Attacked by murderous mobs.
Beaten. Starved. Imprisoned.
Betrayed by friends...
All to serve the one thing
he sought to destroy...
Paul was an arch-enemy of Christianity, who amazingly became the greatest Christian missionary of all time. He authored more books of the Bible than anyone else and is called the "Apostle to the Gentiles."
|Persecuted for Jesus Christ|
|•||Stoned and left for dead|
|•||Beaten with rods three times|
|•||Whipped with 39 lashes five times|
|•||Attacked by angry mob|
Paul came from a well-respected family in Asia Minor (Turkey today) where his father was an official. He excelled in his studies and became a devout Pharisee. As a young man Paul—whose Jewish name was Saul—was sent to Jerusalem to study under the great teacher Gamaliel. He hated Christians and participated in the first execution of a Christian leader, a man named Stephen. Paul was determined to murder all those who followed Jesus, not just in Jerusalem, but elsewhere (Acts 7:54-8:3).
The Pharisees were a group of Jewish religious leaders who believed a person must keep every one of the traditions of Judaism, as well as the biblical commandments. The Pharisees were respected, but were legalistic. Jesus condemned them for being self-righteous and hypocritical (Matthew 23). Pharisees plotted to kill Jesus because of his popularity and claim to be God.
Paul asked the chief priest in Jerusalem to give him authorization to arrest any follower of Jesus in Damascus (about 100 miles away). On his way from Judea to Damascus, a light from heaven blinded him. He fell to the ground and a voice said, "Saul, Saul, why do you persecute me?" He answered, "Who are you?" The voice said, "I am Jesus, the one you are persecuting. Get up! Go into the city, and you will be told what to do." Paul was told to go to a house and wait for a Christian man named Ananias to come restore his sight (Acts 9:1-12).
The Lord spoke to Ananias, and Ananias was afraid. He knew Paul's reputation, but went to the house anyway. The Lord said that Paul was chosen to take the Lord's name to Gentiles, their kings, and to the Jews. Ananias placed his hands on Paul and his sight was restored. Paul was filled with the Holy Spirit and was baptized. He started speaking in synagogues and convincing people that Jesus was the Messiah. People were amazed and confused. The believers back in Jerusalem refused to believe he had changed until one of their leaders, Barnabas, vouched for him (Acts 9:13-28).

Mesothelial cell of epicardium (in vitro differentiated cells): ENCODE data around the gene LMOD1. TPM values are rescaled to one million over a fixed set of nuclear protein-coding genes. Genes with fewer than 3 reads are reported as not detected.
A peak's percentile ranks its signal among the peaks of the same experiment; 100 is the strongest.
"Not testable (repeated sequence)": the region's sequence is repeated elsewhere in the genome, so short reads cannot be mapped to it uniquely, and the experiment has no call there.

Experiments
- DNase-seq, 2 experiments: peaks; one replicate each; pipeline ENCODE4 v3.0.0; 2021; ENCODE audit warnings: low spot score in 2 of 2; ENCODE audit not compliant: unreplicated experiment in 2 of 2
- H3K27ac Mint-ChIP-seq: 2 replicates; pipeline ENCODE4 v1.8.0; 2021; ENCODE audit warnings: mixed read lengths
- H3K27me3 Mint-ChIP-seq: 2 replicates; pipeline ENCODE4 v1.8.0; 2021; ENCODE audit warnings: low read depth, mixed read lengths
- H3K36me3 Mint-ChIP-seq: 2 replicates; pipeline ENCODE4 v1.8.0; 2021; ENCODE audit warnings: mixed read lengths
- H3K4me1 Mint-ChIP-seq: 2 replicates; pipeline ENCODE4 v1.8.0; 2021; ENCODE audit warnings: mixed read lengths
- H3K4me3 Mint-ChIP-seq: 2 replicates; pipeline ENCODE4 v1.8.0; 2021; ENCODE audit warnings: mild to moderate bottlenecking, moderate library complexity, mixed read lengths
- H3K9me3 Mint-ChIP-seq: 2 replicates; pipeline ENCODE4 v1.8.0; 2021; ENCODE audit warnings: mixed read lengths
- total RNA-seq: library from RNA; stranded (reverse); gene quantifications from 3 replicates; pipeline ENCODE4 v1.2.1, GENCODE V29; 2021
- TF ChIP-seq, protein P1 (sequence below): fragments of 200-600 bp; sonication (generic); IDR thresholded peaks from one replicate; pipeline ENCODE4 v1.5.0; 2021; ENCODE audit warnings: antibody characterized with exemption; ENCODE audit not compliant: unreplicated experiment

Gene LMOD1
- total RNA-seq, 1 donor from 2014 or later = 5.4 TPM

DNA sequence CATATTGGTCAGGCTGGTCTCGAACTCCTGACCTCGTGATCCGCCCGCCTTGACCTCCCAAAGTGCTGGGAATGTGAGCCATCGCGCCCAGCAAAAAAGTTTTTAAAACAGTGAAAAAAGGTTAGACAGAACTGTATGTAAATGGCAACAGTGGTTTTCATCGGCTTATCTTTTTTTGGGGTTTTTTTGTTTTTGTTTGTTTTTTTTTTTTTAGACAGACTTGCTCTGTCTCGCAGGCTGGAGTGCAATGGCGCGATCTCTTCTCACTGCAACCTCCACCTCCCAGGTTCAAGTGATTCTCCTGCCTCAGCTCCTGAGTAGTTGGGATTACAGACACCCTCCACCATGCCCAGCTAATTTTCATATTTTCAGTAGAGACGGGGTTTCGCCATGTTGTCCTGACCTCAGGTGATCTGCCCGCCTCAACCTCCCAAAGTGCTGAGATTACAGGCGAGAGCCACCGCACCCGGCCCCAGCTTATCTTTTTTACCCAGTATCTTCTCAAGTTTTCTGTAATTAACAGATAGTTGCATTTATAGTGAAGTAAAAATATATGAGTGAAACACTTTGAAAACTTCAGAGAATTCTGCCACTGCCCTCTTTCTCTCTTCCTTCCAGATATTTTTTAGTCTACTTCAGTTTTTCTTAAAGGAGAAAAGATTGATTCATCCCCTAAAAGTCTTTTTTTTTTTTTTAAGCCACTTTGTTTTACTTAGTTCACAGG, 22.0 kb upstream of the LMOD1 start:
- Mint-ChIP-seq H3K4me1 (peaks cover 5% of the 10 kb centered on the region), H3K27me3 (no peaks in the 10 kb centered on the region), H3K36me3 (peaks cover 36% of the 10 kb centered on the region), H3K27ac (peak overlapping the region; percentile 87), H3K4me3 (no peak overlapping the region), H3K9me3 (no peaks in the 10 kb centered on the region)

Because the Lord, had spoken to him, Paul kept preaching in the synagogues in Damascus, saying that Jesus was the Son of God. He gave proofs from the Scriptures to show that Jesus was the fulfillment of the Bible prophecies. To the Jews, this was blasphemy and they were outraged. They plotted to kill Paul as he walked out of the city gates. Paul learned of the plot. His friends put him in a basket and lowered him down the city wall to escape (Acts 9:20-25).
Instead of hiding out, Paul went to Jerusalem and boldly preached in the synagogues. He tried to convince people about Jesus. He preached fearlessly and debated at every opportunity. He received death threats and the Christians brought him out of Jerusalem. He went back home to Tarsus (Acts 9:28-30).
During the early years of Christianity, most of the converts were Jewish. Jesus' disciples preached only to Jews. Yet as Jewish people scattered throughout the Roman Empire, they told their neighbors about Jesus. Many of these Gentiles (non-Jews) became followers of Jesus too (Acts 11:19-21).
Barnabas went to Tarsus and together he and Paul preached to non-Jewish people. At the city of Antioch, these believers were first called Christians. A famine hit Jerusalem and the Christians wanted to send relief to their fellow believers. They sent Barnabas and Paul back to Jerusalem with gifts. When their mission was accomplished, Barnabas and Paul, along with a young man named John Mark, headed back north to start a missionary journey throughout Asia Minor (Acts 11:22-30).